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My interests are in literature (particularly Romantic, Victorian and contemporary literature) and the Bible.

I have taught English literature at Westminster since 2002, initially as a Visiting Lecturer, then as a fractional Lecturer from 2005 and as a full time Lecturer from 2007. I was appointed a Senior Lecturer in 2012.

I was educated at Manchester University (BA Hons First Class in English Literature, 1994) and King's College London (PhD in English, 1999).

I have taught the literature of a wide range of periods from Chaucer to contemporary drama and the eighteenth century novel at a variety of universities in London since 1997, including Kingston, Birkbeck and the Open University. I currently teach a range of Foundation, Level 4, Level 5 and Level 6 modules on topics including 'reading identities', 'what is literature?', the novel and work experience. I am also an academic adviser at Level 4. I supervise Level 6 dissertations. I am also a personal tutor.

My research interests are focused on religion and literature, particularly the Bible, and I have published on Howard Barker, Howard Brenton, Philip Pullman, Nick Cave and David Peace in recent years. I have recently completed an article on the influence of a poem by Robert Southey on one by Robert Browning.


I am Module Leader for three modules at Westminster.

Reading Identities is a Level 3 module that explores a range of ways in which texts engage with issues of identity including, class, gender, ethnicity and sexuality.

The Novel is a Level 5 module that focuses on the development of the novel form in English, covering novels from the seventeenth to the twenty-first centuries. Novelists studied include Defoe, Fielding, Dickens, Eliot, Woolf, Pynchon and Coetzee.

Work Placement for Humanities is a Level 6 module that allows students to find an appropriate placement and write a report on it. Their mentor also writes a report on their performance.

I also teach on the Level 4 module What is Literature?, an introductory module that focuses on a wide range of plays, poems and works of fiction. I am also Academic Advisor for a small group of Level 4 students and meet them once a week to discuss their work and help them learn appropriate study skills.

I supervise third year students who are writing their dissertations on a wide variety of topics. In addition, I am Personal Tutor for a range of students, which has allowed me to become familiar with the wide range of issues – personal, financial, work-related, and so on – that currently affect students and this has enabled me to help them deal with many of these issues or arrange for them to be given the support they need.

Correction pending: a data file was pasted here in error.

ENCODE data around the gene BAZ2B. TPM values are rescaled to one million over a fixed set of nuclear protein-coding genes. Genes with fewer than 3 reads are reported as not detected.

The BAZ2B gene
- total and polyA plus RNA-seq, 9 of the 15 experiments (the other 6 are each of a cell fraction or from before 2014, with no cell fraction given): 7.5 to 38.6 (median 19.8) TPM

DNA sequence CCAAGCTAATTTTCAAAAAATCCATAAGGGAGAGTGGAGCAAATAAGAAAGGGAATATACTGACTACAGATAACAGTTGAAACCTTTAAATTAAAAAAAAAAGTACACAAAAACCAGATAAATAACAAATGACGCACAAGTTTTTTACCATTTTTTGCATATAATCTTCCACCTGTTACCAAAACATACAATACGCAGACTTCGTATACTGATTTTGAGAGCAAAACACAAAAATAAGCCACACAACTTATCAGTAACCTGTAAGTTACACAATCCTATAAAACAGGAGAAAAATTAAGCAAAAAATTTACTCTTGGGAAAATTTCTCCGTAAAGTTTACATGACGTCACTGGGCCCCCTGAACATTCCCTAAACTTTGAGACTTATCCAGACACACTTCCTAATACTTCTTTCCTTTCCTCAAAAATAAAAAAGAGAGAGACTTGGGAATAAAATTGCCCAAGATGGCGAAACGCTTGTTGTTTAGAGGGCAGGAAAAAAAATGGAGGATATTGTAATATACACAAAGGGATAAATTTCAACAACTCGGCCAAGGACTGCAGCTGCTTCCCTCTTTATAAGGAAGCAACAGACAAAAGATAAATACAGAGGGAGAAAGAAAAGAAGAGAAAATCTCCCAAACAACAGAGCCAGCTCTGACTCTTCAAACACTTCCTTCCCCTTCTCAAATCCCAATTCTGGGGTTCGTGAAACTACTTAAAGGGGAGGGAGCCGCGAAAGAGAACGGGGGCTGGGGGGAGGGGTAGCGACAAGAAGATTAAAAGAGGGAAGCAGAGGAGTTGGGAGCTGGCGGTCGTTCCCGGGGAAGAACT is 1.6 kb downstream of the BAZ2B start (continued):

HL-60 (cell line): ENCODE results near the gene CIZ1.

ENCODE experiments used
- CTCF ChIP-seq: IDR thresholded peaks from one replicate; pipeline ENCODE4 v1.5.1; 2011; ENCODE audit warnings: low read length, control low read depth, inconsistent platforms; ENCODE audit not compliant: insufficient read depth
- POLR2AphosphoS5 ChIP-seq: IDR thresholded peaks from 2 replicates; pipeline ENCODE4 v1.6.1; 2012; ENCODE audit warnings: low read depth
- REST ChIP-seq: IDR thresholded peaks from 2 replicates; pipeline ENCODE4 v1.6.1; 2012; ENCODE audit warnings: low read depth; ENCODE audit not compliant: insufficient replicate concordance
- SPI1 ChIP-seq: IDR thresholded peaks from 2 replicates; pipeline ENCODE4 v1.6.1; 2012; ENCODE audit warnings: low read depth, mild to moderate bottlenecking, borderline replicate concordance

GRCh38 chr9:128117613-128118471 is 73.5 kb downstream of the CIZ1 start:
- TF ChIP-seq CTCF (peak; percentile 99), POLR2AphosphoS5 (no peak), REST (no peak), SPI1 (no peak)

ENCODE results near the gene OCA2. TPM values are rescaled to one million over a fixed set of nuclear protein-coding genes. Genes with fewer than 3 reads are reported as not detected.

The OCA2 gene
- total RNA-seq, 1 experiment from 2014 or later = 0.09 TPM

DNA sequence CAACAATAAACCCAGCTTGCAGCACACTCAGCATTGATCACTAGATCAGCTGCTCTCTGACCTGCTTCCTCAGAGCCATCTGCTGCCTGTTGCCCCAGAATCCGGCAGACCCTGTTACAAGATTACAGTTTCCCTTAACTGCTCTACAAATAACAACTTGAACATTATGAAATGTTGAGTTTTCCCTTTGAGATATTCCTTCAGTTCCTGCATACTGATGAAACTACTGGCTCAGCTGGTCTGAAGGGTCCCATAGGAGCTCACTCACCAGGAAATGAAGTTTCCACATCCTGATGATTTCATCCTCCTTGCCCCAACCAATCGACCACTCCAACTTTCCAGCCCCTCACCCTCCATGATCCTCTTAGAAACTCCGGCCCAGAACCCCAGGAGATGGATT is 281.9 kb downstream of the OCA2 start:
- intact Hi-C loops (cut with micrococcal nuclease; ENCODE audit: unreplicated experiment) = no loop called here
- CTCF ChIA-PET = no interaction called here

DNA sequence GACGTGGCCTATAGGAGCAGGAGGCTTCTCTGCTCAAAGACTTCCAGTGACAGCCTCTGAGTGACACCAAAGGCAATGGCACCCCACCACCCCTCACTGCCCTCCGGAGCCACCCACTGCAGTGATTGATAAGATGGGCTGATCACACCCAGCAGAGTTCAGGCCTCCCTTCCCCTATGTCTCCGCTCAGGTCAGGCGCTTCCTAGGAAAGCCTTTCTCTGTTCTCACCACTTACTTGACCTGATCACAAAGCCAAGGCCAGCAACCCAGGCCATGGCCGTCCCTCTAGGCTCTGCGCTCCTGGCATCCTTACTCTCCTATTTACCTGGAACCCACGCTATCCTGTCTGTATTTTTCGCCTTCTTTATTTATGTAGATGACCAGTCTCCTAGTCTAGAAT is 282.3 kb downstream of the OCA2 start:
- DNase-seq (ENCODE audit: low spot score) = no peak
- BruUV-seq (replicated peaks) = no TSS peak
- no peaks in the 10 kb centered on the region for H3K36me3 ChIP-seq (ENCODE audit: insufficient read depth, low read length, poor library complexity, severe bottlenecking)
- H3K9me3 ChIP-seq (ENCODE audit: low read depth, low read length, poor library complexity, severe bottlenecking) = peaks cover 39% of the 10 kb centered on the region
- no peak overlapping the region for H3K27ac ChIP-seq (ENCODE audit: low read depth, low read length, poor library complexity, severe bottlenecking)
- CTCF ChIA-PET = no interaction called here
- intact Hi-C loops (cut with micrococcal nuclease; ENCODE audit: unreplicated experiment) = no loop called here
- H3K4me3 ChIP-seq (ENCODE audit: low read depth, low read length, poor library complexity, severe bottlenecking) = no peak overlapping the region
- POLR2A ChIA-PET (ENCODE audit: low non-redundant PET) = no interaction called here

My PhD Dissertation (1999) focused on the influence of the poetry of William Wordsworth on that of Robert Browning, using the 'influence theory' of Harold Bloom, and was published as Browning and Wordsworth by Fairleigh Dickinson University Press in 2004. Further work has appeared in journals such as Victorian Poetry, The Review of English Studies, New Theatre Quarterly, Ecumenica, The Nautilus and Notes and Queries.

My current research interests focus on the intersection between religion and literature, particularly in relation to the Bible. In recent years I have published on Howard Barker's use of the story of Abraham and Isaac in his play Rome, Howard Brenton's play Paul, which depicts the life of the Apostle, and Philip Pullman's depiction of the prophet Enoch in the His Dark Materials trilogy. I have also edited a collection of scholarly essays on the Australian singer-songwriter and novelist Nick Cave, The Art of Nick Cave, which was published by Intellect in 2013. My own chapter in the collection examined Cave's profound and complex engagement with the Bible and his depiction of Christ in his work. My most recent publication, in early 2015, focused on David Peace's curious decision to offer a revisionary account of the death of Christ through the prism of a medieval shipwreck in his Red Riding Quartet. I have recently completed an article on the influence of a poem of Robert Southey on one by Robert Browning.


For details of all my research outputs, visit my WestminsterResearch profile.